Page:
Cheers

Crusader
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Follow Up By: Allan B (Sunshine Coast) - Thursday, Nov 05, 2020 at 17:18

Thursday, Nov 05, 2020 at 17:18
.
Crusader, I'm coming out swinging on Stephen's defence here. He delivered it straight. The truth may be a bit painful but a wrong decision by Gene may be even more-so.

Stephen is not given to offering nambly-pamby responses. He has successfully pushed his vehicles over most of Australia including the very worst tracks, sometime towing. He has never come to serious grief because of his experience and commonsense. If he passes that knowledge on to others without wrapping it in cottonwool, then the recipient is the better for it.

Although you criticise Stephen for not addressing Gene's specific question, I notice that neither did you.
Nor did I completely...... because it did not warrant a specific answer. Who among us can really answer the question "Will it be significant or not too bad?" There is no specific answer unless you have tried the proposal with the same vehicle and the same load and drove it in the same way and with the same expectations.

Perhaps it was a blunt answer to Gene but it was the answer that he really needs.
And even if you did not "want enter a p*****g contest", you started one.

The real answer is, yes it will be too bad. In fact it will be stupid and pointless.
Unless Gene wants a rig that others of like mind will admire. Then go for it mate!



Cheers
Allan

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Follow Up By: Crusader - Thursday, Nov 05, 2020 at 18:10

Thursday, Nov 05, 2020 at 18:10
Thanks for sharing your thoughts so eloquently Allan.

We are all entitled to our opinions and how we share them and I respect that.

I didn't respond to Genes questions because I don't have the knowledge to answer it accurately and luckily for him as I said there are plenty of people on this forum who can and did ....

Like Stephen, you have plenty of wisdom and experience and have shared it on this forum too many people's benefit for which they are undoubtedly grateful .

I will standby my view that it is better to educate in a positive and respectful manner.

Best regards
Crusader
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Follow Up By: Allan B (Sunshine Coast) - Friday, Nov 06, 2020 at 15:24

Friday, Nov 06, 2020 at 15:24
.
Crusader, I quote you.... "it is better to educate in a positive and respectful manner'.

Permit me to relate an anecdote from a lecture I once attended.........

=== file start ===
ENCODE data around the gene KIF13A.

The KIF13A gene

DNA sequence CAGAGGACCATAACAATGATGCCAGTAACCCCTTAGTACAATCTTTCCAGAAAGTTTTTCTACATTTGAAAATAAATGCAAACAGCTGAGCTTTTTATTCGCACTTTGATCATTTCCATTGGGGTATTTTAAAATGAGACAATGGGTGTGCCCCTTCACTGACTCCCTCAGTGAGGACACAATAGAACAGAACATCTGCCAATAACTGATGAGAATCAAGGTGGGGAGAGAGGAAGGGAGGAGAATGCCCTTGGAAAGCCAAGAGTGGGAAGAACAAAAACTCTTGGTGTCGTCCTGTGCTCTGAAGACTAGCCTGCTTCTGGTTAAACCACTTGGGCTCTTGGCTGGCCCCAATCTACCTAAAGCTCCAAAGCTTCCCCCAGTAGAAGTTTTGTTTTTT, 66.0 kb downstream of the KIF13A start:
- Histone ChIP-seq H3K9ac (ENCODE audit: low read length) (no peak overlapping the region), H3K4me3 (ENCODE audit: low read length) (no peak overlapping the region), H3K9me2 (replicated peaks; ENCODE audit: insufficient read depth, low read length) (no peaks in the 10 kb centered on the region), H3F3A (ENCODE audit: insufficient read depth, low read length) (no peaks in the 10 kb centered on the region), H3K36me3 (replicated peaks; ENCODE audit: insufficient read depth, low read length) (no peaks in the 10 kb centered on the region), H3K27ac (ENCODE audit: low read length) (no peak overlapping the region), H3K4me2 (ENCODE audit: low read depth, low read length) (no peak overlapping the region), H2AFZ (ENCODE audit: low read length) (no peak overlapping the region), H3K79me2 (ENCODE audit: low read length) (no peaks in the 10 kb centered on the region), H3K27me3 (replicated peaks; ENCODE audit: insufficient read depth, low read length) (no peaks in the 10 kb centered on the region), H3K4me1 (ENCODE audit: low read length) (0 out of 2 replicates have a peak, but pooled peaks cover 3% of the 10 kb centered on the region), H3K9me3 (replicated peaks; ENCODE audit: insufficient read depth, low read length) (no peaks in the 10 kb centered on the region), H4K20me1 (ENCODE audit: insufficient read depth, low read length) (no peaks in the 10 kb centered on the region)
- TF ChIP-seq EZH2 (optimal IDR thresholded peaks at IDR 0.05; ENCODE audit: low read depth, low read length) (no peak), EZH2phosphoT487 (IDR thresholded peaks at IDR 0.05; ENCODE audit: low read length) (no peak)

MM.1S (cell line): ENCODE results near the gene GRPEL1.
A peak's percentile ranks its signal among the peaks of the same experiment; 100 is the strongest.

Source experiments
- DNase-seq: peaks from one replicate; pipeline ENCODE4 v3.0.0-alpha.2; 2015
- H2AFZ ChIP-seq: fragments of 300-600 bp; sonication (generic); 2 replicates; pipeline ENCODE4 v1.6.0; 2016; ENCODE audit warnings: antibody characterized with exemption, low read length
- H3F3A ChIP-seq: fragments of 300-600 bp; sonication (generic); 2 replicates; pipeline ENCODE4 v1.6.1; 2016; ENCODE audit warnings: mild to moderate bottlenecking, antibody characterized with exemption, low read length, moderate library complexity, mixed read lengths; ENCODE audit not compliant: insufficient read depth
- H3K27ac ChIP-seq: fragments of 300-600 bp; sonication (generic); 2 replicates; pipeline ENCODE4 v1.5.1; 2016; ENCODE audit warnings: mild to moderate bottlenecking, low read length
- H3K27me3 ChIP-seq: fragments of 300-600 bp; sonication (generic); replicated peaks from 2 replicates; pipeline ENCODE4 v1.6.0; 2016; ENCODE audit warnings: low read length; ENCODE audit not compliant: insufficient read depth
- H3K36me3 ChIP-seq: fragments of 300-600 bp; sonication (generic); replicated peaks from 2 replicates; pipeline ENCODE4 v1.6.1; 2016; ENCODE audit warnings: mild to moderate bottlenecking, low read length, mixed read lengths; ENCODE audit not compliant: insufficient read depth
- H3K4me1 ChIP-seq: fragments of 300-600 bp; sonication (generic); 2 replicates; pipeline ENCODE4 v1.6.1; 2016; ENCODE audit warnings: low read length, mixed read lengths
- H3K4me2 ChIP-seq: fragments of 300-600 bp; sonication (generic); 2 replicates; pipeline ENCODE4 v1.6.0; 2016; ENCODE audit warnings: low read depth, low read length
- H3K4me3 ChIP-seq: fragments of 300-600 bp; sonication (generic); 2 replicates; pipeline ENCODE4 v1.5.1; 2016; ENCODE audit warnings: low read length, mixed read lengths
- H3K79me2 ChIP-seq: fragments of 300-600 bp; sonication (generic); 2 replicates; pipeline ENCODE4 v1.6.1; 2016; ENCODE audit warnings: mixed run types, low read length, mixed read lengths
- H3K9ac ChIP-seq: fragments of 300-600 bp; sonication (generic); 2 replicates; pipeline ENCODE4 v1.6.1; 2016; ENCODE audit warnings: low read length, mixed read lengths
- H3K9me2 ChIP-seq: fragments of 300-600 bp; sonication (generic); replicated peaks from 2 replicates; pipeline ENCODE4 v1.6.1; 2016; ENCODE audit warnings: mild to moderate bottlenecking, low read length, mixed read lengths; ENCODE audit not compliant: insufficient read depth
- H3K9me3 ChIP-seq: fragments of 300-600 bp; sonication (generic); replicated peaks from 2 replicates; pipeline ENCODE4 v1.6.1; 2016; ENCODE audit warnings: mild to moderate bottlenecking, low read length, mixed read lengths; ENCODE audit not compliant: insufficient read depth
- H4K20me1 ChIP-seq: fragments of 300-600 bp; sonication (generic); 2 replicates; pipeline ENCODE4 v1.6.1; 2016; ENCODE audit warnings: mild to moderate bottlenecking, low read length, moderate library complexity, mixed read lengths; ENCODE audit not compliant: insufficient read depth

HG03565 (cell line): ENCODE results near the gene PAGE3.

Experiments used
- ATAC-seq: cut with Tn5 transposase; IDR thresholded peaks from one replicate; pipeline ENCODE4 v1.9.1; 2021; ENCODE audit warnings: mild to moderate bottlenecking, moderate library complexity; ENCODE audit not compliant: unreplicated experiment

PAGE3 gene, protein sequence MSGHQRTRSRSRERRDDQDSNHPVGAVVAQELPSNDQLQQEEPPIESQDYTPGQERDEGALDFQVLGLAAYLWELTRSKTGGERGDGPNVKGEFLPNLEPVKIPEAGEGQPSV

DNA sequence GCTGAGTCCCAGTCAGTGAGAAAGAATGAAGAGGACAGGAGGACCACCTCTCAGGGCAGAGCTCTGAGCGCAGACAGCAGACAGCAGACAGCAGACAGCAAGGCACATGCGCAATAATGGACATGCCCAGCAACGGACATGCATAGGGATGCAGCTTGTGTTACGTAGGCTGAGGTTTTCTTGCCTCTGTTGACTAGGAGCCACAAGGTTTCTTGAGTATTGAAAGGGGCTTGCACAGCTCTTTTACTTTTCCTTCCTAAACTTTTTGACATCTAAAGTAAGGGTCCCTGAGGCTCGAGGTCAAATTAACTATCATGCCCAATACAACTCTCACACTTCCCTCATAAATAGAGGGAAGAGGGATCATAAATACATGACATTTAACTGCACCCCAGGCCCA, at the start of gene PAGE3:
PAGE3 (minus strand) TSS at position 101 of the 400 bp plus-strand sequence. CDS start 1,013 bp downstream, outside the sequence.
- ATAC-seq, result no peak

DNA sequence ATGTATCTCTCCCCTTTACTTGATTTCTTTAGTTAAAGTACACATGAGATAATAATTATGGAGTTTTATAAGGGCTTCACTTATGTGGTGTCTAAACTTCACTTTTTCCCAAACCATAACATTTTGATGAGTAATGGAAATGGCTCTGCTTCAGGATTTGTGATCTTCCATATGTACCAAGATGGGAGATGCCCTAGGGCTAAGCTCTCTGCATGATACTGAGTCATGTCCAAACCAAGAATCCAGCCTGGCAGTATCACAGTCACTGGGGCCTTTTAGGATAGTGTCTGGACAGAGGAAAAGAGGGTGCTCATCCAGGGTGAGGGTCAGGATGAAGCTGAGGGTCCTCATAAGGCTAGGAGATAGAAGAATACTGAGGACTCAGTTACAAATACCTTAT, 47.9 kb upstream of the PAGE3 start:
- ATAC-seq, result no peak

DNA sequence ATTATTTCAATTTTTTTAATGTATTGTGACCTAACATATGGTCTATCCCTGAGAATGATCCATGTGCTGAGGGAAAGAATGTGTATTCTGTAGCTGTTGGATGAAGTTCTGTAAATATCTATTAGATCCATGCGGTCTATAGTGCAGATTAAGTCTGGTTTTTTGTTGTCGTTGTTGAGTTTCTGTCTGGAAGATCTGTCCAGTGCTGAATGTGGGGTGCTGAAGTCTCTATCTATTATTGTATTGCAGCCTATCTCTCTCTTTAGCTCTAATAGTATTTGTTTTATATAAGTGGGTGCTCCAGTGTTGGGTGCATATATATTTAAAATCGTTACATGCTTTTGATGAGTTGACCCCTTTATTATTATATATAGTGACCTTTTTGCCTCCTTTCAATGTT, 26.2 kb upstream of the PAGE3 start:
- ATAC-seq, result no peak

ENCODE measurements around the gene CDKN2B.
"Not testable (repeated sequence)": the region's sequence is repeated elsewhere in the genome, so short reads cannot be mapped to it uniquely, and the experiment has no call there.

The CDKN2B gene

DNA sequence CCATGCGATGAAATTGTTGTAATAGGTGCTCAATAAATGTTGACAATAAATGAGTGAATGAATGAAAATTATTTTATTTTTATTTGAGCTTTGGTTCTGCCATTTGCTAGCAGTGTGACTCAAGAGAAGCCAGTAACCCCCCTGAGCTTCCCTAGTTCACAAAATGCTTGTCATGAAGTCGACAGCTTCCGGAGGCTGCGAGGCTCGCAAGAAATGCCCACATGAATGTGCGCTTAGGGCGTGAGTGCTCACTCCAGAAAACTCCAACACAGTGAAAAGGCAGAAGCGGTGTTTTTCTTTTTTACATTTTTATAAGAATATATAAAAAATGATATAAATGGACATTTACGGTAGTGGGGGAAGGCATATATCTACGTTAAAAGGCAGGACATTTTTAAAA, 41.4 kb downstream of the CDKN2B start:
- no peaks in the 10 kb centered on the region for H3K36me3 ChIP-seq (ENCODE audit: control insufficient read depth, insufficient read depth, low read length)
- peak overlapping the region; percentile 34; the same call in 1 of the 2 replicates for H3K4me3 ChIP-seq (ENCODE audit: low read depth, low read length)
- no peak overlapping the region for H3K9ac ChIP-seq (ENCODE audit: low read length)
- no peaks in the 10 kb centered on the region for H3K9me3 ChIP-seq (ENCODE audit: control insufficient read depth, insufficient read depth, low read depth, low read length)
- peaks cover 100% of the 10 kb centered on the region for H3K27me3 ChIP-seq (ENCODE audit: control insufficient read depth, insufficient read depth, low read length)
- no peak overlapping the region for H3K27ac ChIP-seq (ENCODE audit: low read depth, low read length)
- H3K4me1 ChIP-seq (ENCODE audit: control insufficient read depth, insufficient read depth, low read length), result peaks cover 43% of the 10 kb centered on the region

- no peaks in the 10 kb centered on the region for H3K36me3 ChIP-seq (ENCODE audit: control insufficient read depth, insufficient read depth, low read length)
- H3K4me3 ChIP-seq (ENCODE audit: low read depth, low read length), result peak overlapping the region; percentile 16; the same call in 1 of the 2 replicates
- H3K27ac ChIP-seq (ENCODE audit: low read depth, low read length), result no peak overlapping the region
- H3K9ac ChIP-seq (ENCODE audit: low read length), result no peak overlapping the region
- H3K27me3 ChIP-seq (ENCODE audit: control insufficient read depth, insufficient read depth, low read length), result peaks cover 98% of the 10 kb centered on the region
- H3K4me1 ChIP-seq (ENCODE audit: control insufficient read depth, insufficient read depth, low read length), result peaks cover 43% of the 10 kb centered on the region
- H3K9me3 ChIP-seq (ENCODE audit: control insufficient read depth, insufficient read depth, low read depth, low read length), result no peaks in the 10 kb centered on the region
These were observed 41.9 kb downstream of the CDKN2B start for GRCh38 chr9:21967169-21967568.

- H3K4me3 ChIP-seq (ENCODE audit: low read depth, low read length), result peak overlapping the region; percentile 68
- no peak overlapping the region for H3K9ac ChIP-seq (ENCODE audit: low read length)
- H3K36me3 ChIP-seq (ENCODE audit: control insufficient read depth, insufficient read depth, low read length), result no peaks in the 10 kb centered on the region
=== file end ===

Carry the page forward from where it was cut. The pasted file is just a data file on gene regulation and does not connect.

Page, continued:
The lecturer began with "A farmer was having great trouble with a stubborn mule and eventually engaged a professional mule trainer. The mule trainer arrived, peered into the mule's eyes, gave it a couple of firm pokes, then went to his truck and returned with a baseball bat. He hauled off and gave the beast an almighty whack right across the eyes.
"Hey" yelled the farmer, "I hired you to train it, not kill it"........ "I understand that" said the trainer, "but first I must gain its attention".

Clearly Crusader,.... Stephen gained your attention in a "positive manner".... and hopefully Gene's also.

Cheers
Allan

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Follow Up By: Crusader - Friday, Nov 06, 2020 at 16:57

Friday, Nov 06, 2020 at 16:57
Allan,
Like the donkey in your story, my post clearly got your attention and it would seem from your post , also like the donkey , you didn't enjoy it either ??
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Follow Up By: Crusader - Friday, Nov 06, 2020 at 17:01

Friday, Nov 06, 2020 at 17:01
Also Allan are we to assume you are inferring Gene is like a stubborn donkey that required a whack across the eyes for asking a simple question ? If so it certainly doesn't encourage members to ask questions or seek advice.
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Follow Up By: Allan B (Sunshine Coast) - Friday, Nov 06, 2020 at 17:12

Friday, Nov 06, 2020 at 17:12
Crusader, your post got my attention because you addressed it to me.
But now I withdraw from your p*****g contest.

As to your second FU....... yes.
Cheers
Allan

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Follow Up By: OzzieCruiser - Friday, Nov 06, 2020 at 18:43

Friday, Nov 06, 2020 at 18:43
Silly old farts at 10 paces - typical of this forum.
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Follow Up By: Allan B (Sunshine Coast) - Friday, Nov 06, 2020 at 20:03

Friday, Nov 06, 2020 at 20:03
.
Your'e right Mr Cruiser, or may I call you Ozzie? I should not have got dragged into a p*****g contest.
I should have just left the provocations lie (or is it 'lay'?) where they fell.
Ah well, it is so boring in these Covid days!